A world of joy, p.1
A WORLD OF JOY
A COLLECTION OF
YULETIDE SHORT STORIES
(Authors’ Social Media Support Group)
Cover Art by Lauren Jolles, AKA Filmchild,
Filmchild Creations on Deviant Art
Visit Filmchild’s Site at:
This anthology is a collection of short Yuletide holiday stories. All works herein are included by the express permission of each author. Names, characters, places and incidents are a product of the authors’ imaginations or are used fictionally. Any resemblance to actual events, locales, or persons, living or dead, is purely coincidental.
Copyright © 2013 by: Grey Mouse Publishing
Written by: ASMSG Authors
Produced by: Christopher Shields, Publisher & Co-Administrator, ASMSG
All rights reserved. Except as permitted under the U.S. Copyright Act of 1976, no part of the publication may be reproduced, distributed, or transmitted in any form or by any means, or stored in a database or retrieval system, without prior written permission of the Authors except in the case of brief quotations embodied in critical articles and reviews.
Contact ASMSG at www.asmsg.weebly.com
Cover Art © 2013 by ASMSG
Cover Art by Filmchild Creations on DeviantArt
Editors: ASMSG Authors
Table of Contents
ANGELS OF CHRISTMAS—Carole McKee
THE FIRST HOLIDAY—Claudia Burgoa
MASON AND BESS AT CHRISTMAS—Diane Major
WEEKEND WIFE—Elizabeth Rye (AKA Grace Rellie)
ALL I WANT FOR CHRISTMAS…—Genevieve Dewey
SANTA’S CHRISTMAS SURPRISE—Ginny Bryce
CHRISTMAS COOKIES—Gwendolyn Michelle
TOMMY’S GIFT—James J. Murray
AXE MAN—Jessica Knauss
FROM SADNESS TO JOY—Joseph Ackerman
CHRISTMAS MEMORIES OF ROME—Judith Works
ANOTHER CHRISTMAS CAROL—Juliet Kincaid
THE TICKING RING—K.N. Lee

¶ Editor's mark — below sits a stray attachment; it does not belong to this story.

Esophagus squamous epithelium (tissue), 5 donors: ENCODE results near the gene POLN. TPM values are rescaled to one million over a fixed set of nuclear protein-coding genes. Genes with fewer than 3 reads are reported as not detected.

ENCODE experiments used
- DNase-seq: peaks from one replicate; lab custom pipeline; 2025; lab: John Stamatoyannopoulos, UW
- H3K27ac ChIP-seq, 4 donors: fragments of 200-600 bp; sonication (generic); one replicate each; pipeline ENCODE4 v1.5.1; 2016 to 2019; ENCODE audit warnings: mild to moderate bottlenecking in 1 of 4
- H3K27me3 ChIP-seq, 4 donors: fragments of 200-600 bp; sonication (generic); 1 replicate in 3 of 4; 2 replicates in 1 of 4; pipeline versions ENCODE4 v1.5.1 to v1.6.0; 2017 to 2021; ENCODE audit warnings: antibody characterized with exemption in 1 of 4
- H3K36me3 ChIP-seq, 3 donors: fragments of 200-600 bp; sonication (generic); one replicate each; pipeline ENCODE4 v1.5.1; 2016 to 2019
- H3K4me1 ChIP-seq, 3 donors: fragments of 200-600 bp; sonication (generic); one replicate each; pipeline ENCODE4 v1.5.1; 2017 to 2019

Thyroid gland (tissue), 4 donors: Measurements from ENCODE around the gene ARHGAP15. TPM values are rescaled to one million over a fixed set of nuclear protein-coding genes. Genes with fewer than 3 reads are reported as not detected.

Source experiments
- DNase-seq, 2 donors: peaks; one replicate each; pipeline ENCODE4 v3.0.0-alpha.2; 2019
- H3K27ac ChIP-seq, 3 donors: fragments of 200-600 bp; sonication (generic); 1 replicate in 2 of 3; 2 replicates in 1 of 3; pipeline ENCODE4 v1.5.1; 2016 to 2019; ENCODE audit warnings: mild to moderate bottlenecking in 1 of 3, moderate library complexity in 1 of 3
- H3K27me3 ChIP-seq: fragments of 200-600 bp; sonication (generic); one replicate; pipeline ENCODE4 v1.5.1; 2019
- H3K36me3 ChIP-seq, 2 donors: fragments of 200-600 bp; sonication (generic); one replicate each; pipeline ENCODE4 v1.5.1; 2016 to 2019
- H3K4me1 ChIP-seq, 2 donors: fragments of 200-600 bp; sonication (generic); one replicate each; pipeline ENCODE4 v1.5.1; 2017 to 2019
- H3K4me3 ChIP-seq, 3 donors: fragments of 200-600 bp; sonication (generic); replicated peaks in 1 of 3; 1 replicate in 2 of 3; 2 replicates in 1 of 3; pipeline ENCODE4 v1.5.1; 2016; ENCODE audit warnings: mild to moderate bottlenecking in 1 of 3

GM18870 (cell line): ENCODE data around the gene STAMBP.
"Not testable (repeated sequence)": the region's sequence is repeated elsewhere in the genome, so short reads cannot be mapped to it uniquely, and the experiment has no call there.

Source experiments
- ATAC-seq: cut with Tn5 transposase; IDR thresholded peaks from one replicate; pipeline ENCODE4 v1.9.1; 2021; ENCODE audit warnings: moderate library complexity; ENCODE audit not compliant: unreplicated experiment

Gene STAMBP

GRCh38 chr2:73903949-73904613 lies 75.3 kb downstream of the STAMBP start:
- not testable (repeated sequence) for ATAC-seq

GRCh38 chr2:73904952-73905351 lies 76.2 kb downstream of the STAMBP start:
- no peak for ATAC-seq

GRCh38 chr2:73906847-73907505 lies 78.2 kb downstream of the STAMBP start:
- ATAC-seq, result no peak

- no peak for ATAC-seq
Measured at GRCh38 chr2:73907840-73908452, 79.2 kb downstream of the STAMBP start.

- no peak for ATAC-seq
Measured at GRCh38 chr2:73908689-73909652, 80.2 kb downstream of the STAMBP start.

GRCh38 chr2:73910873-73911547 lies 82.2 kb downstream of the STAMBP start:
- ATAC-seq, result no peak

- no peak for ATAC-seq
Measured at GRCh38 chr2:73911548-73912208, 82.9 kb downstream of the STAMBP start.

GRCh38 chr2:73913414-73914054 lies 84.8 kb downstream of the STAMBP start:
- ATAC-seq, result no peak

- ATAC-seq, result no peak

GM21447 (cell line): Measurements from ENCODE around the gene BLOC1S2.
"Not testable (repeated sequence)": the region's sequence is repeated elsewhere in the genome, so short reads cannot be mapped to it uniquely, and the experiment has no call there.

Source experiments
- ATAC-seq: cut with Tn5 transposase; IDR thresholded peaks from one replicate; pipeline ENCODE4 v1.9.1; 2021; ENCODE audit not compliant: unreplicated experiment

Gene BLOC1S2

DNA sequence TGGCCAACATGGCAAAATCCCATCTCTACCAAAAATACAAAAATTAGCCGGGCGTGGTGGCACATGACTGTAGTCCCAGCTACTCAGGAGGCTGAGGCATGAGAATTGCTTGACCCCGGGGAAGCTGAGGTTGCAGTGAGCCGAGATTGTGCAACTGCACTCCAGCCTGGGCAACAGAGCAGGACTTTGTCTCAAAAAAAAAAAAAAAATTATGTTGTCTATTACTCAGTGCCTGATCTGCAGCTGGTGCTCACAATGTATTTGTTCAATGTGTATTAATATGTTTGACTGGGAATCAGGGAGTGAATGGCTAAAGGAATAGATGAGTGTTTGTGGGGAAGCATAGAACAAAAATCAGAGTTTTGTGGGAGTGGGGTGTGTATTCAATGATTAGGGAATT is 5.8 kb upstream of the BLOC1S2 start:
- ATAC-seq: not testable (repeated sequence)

SANTA’S VISIT—Kirstin Pulioff
THE SNOW PERSON—Lorna Dounaeva
ONCE UPON A CHRISTMAS—Lucy Pireel
BLEAK CHRISTMAS—Marcy G. Dyer
CHRISTMAS ON CALL—Olga Núñez Miret
JOHNNY’S JOURNEY AND REUNION—Oscar Wager II
AN ANGEL FOR MAGGIE—Rebecca Vance
THE CHRISTMAS ANGEL—Susan Hawthorne
Christmas was always a really busy time at work, but my mind had been drifting elsewhere all day. All I really wanted to do was get back to working on my Sci-Fi novel. It was a cool, yet cheesy story about aliens who come to earth to teach us the error of our ways. Of course, it would include the killing of anyone who didn’t follow their lead, like humans do in such situations. It would most likely never be a best seller, but I enjoyed writing it, nonetheless.
At home, my wife Sadie waited at the table, dinner waiting in the kitchen to be served. Lighted candles on the table and wine on ice was a pleasant surprise. It didn’t take a genius to figure out she had something important to tell me.
Sadie and I live in a small, comfortable house about five miles outside of the city centre. With two bedrooms, bath, kitchen and living room, it was what people called a two up, two down. With only the two of us living in the house, the second bedroom was used as a spare. We’d hoped that one day a child when a child came along, we would paint the room pink or blue. Put a crib in there and cover the walls with Disney characters. We were only in our mid-twenties, so there was no rush.
“So,” I asked, “what’s the occasion?”
I knew it wasn’t our anniversary, since that was last month.
“Sit down and you’ll find out,” She said.